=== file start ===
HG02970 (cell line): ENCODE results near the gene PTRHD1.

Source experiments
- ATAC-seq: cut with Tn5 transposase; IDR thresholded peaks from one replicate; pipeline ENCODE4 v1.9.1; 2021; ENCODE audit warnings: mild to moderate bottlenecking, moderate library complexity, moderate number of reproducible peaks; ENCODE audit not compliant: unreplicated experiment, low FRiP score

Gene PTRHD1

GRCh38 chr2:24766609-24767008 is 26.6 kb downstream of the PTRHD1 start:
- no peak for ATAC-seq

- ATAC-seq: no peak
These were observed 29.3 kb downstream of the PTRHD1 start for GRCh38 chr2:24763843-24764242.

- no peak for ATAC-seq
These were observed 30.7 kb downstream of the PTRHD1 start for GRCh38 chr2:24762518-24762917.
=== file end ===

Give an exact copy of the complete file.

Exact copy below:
HG02970 (cell line): ENCODE results near the gene PTRHD1.

Source experiments
- ATAC-seq: cut with Tn5 transposase; IDR thresholded peaks from one replicate; pipeline ENCODE4 v1.9.1; 2021; ENCODE audit warnings: mild to moderate bottlenecking, moderate library complexity, moderate number of reproducible peaks; ENCODE audit not compliant: unreplicated experiment, low FRiP score

Gene PTRHD1

GRCh38 chr2:24766609-24767008 is 26.6 kb downstream of the PTRHD1 start:
- no peak for ATAC-seq

- ATAC-seq: no peak
These were observed 29.3 kb downstream of the PTRHD1 start for GRCh38 chr2:24763843-24764242.

- no peak for ATAC-seq
These were observed 30.7 kb downstream of the PTRHD1 start for GRCh38 chr2:24762518-24762917.